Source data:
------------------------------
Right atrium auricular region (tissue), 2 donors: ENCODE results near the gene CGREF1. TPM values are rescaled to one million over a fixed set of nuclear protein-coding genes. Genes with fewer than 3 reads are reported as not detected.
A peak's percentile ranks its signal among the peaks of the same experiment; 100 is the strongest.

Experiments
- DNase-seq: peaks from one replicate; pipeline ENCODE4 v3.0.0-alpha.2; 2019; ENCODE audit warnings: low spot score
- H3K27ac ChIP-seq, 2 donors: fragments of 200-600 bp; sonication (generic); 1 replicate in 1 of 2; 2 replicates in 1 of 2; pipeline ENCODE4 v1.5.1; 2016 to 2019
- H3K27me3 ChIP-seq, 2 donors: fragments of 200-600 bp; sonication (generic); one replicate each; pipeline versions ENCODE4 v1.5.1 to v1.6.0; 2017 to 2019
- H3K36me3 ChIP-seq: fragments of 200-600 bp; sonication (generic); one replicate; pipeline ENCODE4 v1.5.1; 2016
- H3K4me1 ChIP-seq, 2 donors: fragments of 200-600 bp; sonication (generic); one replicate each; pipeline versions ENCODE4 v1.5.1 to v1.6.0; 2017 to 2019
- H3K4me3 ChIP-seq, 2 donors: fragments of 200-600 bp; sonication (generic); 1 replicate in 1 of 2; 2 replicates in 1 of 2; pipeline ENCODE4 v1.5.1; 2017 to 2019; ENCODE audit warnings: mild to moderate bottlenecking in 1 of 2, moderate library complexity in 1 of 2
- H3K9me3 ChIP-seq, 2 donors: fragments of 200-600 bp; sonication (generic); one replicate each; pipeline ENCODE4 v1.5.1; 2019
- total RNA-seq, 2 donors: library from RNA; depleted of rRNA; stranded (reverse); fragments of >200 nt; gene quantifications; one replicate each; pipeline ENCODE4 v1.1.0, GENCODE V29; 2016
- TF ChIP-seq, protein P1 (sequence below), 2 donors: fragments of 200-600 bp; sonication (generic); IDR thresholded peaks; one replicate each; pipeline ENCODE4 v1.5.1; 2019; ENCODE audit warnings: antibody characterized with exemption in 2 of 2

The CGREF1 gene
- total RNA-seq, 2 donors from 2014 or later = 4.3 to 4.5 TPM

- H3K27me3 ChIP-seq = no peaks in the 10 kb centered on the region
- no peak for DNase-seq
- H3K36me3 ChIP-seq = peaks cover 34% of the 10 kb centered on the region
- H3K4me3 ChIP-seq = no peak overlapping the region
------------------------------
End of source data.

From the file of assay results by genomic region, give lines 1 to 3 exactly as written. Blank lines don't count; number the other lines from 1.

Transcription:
Right atrium auricular region (tissue), 2 donors: ENCODE results near the gene CGREF1. TPM values are rescaled to one million over a fixed set of nuclear protein-coding genes. Genes with fewer than 3 reads are reported as not detected.
A peak's percentile ranks its signal among the peaks of the same experiment; 100 is the strongest.

Experiments